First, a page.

Empire’s Sin City 2: A Dame To Kill For Review

Plot

It’s back to Basin City for four twisted tales of criminals, killers, losers, ice queens and prostitutes. Dwight McCarthy’s (Josh Brolin) life is almost ruined by the woman he can’t get over; Marv (Mickey Rourke) enacts brutal violence on some of the richer citizens; a cocky gambler (Joseph Gordon-Levitt)’s on a mission and exotic dancer Nancy Callahan (Jessica Alba) plots vengeance…

Review

Back in 2005, Robert Rodriguez and graphic novel creator Frank Miller collaborated to bring Miller’s noir-heavy tales of Sin City to the big screen. Despite the success of that film, it has taken them nearly a decade to wrangle the budget and cast together for a second shot. This time around, the pair has cherry picked elements from the second, eponymous story in the Sin City series and a short yarn from the sixth book combined with two original narratives — The Fat Loss and The Long Bad Night that the author created for the film. Rodriguez, meanwhile, is also once more on jack-of-all-trades duty, acting as co-director, cinematographer, editor and writing some of the score. Given his cheffy rep, he probably whipped up a few meals to boot.

A Dame To Kill For keeps to the template set out by the first and even pushes the comic visuals a step further now that audiences have accepted what the directors were able to do last time. So we return to a torn-from-the-pages monochrome city of dingy shadows, driving digital rain, and the occasional splash of colour for effect, this time with an added femme fatale count.

Green makes for a viper of a character in Ava Lord, able to switch her behaviour according to the poor sap she’s trying to lure, and the actress is clearly relishing the chance to play such a conniving con artist who wraps men around her little finger and disposes of them when they’re no longer useful. Brolin, taking over from Clive Owen for an earlier visit to Dwight McCarthy’s tough existence, gives weary life to a man the world — and lots of people in it — just keeps wanting to beat up. Gordon-Levitt takes even more punishment as Johnny, the cocksure gambler on a mission to do more than win at poker, yet who ends up losing big. Despite being a completely original tale, Johnny feels like a natural addition to the Sin City canon, a man ready for this tough town to chew up.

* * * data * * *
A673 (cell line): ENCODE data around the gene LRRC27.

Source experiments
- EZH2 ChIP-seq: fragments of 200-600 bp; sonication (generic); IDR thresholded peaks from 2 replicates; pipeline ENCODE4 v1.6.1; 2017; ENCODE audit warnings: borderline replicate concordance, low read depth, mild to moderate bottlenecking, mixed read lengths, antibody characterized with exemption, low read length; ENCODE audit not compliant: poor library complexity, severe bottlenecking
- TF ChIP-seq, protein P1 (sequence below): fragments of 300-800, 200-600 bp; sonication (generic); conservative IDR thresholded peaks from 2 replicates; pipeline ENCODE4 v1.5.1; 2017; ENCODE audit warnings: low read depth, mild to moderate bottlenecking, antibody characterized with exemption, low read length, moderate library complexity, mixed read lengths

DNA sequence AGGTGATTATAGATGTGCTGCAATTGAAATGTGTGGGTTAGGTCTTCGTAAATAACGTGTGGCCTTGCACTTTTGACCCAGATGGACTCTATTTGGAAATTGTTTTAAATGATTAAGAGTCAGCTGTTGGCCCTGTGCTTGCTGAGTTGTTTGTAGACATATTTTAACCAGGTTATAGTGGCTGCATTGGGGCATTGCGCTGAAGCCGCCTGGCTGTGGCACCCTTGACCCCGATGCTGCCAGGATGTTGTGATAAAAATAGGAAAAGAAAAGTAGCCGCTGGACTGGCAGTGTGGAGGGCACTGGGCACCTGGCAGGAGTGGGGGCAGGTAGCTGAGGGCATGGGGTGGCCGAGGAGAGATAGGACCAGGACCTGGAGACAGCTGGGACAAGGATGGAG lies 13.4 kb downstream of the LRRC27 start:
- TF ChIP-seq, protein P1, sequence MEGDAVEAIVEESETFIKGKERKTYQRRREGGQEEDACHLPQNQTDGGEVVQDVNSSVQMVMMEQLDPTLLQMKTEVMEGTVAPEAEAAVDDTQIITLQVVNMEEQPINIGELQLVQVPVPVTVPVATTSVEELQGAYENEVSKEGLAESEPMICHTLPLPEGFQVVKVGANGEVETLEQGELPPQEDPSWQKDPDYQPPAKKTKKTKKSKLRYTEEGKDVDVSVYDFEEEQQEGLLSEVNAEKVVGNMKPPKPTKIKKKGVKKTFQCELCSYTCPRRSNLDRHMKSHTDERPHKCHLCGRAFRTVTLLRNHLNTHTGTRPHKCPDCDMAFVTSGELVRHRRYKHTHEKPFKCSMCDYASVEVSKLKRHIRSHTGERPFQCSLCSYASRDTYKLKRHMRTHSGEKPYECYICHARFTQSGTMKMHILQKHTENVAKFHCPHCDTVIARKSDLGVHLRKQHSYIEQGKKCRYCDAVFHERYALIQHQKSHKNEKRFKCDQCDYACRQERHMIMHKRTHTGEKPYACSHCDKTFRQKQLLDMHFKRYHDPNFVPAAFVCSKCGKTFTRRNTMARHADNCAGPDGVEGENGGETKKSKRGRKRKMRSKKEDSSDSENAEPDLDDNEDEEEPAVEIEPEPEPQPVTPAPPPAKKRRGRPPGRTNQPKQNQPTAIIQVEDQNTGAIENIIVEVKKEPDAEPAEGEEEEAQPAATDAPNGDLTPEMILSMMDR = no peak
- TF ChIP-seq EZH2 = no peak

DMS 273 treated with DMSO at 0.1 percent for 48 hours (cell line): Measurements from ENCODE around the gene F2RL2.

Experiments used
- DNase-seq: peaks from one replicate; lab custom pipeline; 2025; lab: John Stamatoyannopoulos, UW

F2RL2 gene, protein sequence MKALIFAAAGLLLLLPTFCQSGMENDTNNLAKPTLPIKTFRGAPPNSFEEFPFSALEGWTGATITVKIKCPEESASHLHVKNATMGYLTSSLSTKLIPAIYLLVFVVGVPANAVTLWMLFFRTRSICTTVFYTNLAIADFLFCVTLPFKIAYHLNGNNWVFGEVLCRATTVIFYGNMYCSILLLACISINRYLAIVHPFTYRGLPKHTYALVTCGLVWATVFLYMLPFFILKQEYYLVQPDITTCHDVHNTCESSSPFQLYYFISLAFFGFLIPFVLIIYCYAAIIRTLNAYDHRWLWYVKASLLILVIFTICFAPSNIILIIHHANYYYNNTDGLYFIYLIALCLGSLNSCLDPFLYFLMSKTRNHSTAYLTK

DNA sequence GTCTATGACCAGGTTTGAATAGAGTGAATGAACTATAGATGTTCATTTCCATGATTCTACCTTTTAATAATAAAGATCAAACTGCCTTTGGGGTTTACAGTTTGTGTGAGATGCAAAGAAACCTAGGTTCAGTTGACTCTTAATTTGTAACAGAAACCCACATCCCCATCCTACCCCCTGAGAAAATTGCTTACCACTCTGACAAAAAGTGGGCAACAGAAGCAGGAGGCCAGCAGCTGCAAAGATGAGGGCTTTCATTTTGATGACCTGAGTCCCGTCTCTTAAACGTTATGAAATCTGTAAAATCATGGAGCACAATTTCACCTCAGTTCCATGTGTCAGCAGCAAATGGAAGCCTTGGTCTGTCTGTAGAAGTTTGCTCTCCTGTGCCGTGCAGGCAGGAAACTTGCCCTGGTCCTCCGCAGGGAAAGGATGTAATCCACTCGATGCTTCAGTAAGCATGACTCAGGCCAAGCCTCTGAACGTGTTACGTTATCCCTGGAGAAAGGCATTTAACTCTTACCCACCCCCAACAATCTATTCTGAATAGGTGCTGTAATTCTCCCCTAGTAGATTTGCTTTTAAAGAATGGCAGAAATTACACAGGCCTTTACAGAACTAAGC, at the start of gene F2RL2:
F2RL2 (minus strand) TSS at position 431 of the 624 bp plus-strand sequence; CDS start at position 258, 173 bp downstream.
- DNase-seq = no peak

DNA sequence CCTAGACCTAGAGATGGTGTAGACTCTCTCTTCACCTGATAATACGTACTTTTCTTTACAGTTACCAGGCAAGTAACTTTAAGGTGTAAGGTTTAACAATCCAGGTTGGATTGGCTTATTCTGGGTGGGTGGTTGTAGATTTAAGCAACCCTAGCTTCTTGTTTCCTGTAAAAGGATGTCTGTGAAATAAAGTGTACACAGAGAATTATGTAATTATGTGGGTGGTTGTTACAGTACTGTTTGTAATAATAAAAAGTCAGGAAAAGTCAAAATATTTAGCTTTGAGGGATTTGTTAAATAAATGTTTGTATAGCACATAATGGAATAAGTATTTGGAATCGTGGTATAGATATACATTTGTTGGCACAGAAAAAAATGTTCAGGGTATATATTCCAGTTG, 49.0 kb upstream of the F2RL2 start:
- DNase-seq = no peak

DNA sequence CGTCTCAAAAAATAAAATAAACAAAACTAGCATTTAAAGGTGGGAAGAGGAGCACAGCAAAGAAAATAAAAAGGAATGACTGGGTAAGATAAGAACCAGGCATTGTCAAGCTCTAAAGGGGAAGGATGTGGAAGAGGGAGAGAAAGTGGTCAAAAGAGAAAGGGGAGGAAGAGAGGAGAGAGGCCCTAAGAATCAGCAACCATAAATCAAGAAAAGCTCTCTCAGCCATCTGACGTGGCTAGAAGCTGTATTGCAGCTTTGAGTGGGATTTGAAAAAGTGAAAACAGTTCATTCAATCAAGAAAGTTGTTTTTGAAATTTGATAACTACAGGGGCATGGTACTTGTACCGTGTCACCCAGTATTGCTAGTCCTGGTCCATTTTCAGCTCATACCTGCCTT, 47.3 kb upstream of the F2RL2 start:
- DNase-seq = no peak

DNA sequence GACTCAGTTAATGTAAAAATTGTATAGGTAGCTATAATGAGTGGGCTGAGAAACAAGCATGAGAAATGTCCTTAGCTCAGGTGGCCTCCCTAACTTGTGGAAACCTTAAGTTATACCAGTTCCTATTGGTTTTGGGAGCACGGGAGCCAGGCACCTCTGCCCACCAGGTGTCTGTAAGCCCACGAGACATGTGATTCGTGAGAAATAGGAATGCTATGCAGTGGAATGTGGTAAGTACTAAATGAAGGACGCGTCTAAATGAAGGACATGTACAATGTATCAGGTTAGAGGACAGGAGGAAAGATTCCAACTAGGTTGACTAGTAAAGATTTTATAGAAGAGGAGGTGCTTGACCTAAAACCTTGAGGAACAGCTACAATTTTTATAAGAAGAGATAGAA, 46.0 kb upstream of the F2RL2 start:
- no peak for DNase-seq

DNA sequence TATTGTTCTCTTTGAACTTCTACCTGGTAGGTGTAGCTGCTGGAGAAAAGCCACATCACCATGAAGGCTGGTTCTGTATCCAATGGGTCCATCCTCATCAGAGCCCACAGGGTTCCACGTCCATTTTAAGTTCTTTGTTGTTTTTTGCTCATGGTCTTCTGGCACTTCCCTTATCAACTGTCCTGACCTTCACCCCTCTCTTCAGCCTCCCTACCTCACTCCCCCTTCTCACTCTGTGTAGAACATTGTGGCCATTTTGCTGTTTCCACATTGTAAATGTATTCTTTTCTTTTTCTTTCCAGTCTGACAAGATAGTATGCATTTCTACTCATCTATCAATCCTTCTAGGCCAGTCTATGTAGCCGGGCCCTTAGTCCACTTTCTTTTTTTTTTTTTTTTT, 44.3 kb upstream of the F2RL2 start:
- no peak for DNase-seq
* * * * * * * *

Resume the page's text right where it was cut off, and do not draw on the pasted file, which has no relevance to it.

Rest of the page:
The veterans, meanwhile, are still in good form: Marv fits Rourke like a glove, and he’s just as dark and dangerous as ever, whether he’s punishing frat boys for killing tramps or helping Dwight with a mission of his own. Alba’s Nancy adds a few shades from the woman we met before — she’s now a damaged, gun-toting version of herself, scarred and sadistic, channelling her fury through her dancing and building up the guts to slaughter the powerful, dreadful Senator Roark (Powers Boothe: smug, cigar-chewing).

Of course, hewing so closely to the feel of the original means that its inherent problems still exist: even Ava Lord’s slinky power and the weapon-hefting ladies of Old Town (led once more by Rosario Dawson’s Gail) can’t banish the idea that women get treated terribly in this world and the men don’t come out looking much better. The stylish noir treatment lends a surreal aspect that helps mitigate a lot of that, but the issues remain. 

Yet Rodriguez and Miller have pulled off that rare sequel that feels of a piece with the original, exploring and expanding the world of Sin City and delivering a heady brew of noir, danger and style.

Verdict

A Dame To Kill For shares some of the downsides of the first, particularly dubious female characterisation. But this retains the gritty, gruelling vice grip on graphic novel noir that made Sin City such a rush.

4 STARS James White

Empire’s Wish I Was Here Review
Plot
Aidan (Zach Braff) is a loving father and husband, but a useless provider whose acting career peaked with a shampoo ad years ago. When family illness drives him to home-school his children, it’s time to grow up.
Review
Being arguably the highest-profile film yet to use Kickstarter for funding — a battle it can duke out with Veronica Mars — doesn’t mean Zach Braff’s second movie should be judged any differently from any other release. But it does mean it has perhaps more duty to provide what Braff’s audience wants, as opposed to simply what he wants to do. Those who opened their wallets in expectation of a middle-aged Garden State largely get what they paid for.
Wish I Was Here (that small grammatical wrong is grating but we must endure), like Garden State, positions Braff as a man who has lost his focus, is completely self-obsessed, but can turn it into a lovable quirk, and will learn that there is more to be had from life by living it with other people instead of in theoreticals in his head. Braff is Aidan, an actor, but an actor in the sense that he goes to auditions for terrible parts he doesn’t get, as opposed to in the sense that he actually acts. He seems to be more third child to a wife (Kate Hudson) with saintly patience, doing as little around the house as his daughter (Joey King) and son (Pierce Gagnon). He is a placeholder of a man, until his dad (Mandy Patinkin) reveals he’s sick and can no longer pay his grandchildren’s school fees. So Aidan decides he will school his own children.